A Little Princess
The third person in the trio was Lottie. She was a small thing and did not know what
adversity meant, and was much bewildered by the alteration she saw in her young
adopted mother. She had heard it rumored that strange things had happened to Sara, but
she could not understand why she looked different--why she wore an old black frock and
came into the schoolroom only to teach instead of to sit in her place of honor and learn
lessons herself. There had been much whispering among the little ones when it had been
discovered that Sara no longer lived in the rooms in which Emily had so long sat in state.
Lottie's chief difficulty was that Sara said so little when one asked her questions. At
seven mysteries must be made very clear if one is to understand them.
"Are you very poor now, Sara?" she had asked confidentially the first morning her friend
took charge of the small French class. "Are you as poor as a beggar?" She thrust a fat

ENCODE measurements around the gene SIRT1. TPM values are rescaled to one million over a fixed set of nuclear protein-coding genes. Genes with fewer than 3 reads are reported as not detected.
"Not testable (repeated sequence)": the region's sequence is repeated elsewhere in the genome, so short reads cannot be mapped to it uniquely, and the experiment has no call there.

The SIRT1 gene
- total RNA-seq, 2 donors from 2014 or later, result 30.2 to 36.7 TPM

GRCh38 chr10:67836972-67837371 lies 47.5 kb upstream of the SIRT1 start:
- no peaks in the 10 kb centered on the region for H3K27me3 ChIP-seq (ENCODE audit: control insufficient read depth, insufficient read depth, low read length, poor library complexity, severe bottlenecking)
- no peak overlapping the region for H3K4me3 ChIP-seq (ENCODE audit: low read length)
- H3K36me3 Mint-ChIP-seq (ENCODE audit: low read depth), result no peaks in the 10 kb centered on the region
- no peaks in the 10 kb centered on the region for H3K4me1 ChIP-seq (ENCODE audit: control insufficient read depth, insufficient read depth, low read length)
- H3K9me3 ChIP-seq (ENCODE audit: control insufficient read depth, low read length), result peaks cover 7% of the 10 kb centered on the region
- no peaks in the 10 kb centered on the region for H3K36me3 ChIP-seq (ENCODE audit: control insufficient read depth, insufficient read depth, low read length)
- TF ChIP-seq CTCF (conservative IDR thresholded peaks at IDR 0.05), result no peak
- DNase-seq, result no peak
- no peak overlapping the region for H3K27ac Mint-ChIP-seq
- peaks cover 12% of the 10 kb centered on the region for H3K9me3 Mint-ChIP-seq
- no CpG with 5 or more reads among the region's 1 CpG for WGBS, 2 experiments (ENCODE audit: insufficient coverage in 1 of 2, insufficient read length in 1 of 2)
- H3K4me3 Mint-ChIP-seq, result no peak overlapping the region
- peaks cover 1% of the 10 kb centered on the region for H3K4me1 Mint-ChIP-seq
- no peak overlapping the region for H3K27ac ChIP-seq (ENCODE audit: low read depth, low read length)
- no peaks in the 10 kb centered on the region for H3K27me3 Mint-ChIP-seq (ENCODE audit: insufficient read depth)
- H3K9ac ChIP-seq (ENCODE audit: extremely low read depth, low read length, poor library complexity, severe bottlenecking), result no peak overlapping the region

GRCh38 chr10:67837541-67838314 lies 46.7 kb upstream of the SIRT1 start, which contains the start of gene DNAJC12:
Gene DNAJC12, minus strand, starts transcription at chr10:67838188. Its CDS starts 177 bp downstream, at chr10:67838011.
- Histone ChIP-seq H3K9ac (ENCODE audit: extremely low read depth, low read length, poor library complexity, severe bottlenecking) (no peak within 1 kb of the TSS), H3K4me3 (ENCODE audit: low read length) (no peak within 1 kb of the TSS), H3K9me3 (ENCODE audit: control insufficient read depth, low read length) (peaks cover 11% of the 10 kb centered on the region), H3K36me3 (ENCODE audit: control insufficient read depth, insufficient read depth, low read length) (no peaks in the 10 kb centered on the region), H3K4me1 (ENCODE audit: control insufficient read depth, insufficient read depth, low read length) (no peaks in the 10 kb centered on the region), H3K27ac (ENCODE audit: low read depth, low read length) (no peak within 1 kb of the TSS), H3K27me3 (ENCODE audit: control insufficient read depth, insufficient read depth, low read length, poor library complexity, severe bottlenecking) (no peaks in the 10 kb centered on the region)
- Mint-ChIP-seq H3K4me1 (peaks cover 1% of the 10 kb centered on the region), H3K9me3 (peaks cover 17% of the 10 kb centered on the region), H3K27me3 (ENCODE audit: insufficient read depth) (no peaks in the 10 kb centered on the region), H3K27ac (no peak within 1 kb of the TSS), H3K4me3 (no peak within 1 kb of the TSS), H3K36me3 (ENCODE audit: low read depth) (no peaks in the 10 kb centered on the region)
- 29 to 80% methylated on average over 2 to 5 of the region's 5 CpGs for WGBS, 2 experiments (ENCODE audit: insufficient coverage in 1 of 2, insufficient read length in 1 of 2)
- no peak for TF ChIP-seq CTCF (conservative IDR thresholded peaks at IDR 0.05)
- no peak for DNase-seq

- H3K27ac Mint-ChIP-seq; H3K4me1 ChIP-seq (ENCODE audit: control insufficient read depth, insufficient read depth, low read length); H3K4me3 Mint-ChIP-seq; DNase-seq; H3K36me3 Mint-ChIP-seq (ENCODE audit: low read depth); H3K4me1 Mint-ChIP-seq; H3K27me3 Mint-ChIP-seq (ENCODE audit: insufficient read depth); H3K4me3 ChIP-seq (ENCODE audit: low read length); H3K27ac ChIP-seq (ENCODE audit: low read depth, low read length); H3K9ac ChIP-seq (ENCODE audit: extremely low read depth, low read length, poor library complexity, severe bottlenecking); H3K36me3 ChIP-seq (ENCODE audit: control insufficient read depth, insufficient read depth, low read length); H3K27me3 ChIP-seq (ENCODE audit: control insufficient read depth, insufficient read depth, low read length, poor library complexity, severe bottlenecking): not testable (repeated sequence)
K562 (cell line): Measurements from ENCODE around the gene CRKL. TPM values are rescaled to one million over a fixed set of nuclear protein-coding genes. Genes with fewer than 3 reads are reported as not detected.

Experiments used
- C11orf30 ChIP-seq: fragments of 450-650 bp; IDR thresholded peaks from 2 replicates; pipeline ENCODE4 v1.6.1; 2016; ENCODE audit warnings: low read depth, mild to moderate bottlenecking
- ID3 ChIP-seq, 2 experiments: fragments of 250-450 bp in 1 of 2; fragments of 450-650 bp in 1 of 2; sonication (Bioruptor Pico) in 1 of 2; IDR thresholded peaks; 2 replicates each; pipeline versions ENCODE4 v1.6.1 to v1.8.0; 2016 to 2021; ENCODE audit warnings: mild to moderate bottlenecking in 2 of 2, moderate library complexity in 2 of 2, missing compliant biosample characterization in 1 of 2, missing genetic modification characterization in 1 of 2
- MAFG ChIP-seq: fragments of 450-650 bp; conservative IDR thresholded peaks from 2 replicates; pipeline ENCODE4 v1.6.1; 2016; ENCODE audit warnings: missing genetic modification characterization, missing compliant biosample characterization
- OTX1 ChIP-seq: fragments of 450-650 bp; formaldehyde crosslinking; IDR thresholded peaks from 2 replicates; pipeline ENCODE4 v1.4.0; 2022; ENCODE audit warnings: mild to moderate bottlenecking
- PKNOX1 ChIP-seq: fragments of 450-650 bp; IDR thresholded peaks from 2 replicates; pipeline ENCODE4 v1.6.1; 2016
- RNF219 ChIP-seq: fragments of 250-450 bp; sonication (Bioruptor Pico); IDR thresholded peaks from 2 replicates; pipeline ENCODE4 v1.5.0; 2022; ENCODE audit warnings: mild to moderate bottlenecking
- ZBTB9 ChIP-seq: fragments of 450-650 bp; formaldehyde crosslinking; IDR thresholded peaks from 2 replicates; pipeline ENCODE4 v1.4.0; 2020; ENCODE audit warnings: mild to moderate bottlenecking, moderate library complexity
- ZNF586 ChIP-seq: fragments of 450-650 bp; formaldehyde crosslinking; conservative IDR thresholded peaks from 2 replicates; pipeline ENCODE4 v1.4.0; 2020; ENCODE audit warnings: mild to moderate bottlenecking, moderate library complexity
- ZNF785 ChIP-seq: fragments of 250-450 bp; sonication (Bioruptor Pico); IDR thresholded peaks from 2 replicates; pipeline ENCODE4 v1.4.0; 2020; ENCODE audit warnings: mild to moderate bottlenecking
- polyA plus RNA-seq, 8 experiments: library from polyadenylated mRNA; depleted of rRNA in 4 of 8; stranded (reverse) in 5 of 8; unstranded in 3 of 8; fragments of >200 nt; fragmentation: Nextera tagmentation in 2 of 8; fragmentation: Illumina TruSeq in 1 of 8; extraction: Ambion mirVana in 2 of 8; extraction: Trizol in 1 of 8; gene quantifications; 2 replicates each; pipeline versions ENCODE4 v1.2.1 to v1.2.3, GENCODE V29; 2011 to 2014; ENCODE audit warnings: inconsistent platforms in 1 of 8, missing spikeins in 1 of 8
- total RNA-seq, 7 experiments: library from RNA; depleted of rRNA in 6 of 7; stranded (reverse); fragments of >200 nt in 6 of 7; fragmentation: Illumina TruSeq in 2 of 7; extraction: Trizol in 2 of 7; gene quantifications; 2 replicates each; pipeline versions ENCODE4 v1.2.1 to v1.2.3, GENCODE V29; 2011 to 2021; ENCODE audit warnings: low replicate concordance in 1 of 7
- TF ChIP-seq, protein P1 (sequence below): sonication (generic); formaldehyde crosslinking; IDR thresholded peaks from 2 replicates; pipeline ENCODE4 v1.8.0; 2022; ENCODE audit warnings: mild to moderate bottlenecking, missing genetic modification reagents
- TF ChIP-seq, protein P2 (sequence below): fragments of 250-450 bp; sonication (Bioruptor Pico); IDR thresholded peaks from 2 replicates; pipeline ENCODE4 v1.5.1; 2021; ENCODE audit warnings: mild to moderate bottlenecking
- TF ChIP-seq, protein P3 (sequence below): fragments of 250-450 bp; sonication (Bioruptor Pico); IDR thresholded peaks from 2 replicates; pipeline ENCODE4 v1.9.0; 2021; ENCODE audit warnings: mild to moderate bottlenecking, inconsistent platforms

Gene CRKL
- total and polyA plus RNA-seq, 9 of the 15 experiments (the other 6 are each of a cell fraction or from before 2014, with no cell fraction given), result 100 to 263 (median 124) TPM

hand into the slim one and opened round, tearful eyes. "I don't want you to be as poor as a
She looked as if she was going to cry. And Sara hurriedly consoled her.
"Beggars have nowhere to live," she said courageously. "I have a place to live in."
"Where do you live?" persisted Lottle. "The new girl sleeps in your room, and it isn't
pretty any more."
"I live in another room," said Sara.
"Is it a nice one?" inquired Lottie. "I want to go and see it."
"You must not talk," said Sara. "Miss Minchin is looking at us. She will be angry with me
for letting you whisper."
She had found out already that she was to be held accountable for everything which was
objected to. If the children were not attentive, if they talked, if they were restless, it was
she who would be reproved.
But Lottie was a determined little person. If Sara would not tell her where she lived, she
would find out in some other way. She talked to her small companions and hung about
the elder girls and listened when they were gossiping; and acting upon certain
information they had unconsciously let drop, she started late one afternoon on a voyage
of discovery, climbing stairs she had never known the existence of, until she reached the
attic floor. There she found two doors near each other, and opening one, she saw her
beloved Sara standing upon an old table and looking out of a window.
"Sara!" she cried, aghast. "Mamma Sara!" She was aghast because the attic was so bare
and ugly and seemed so far away from all the world. Her short legs had seemed to have
been mounting hundreds of stairs.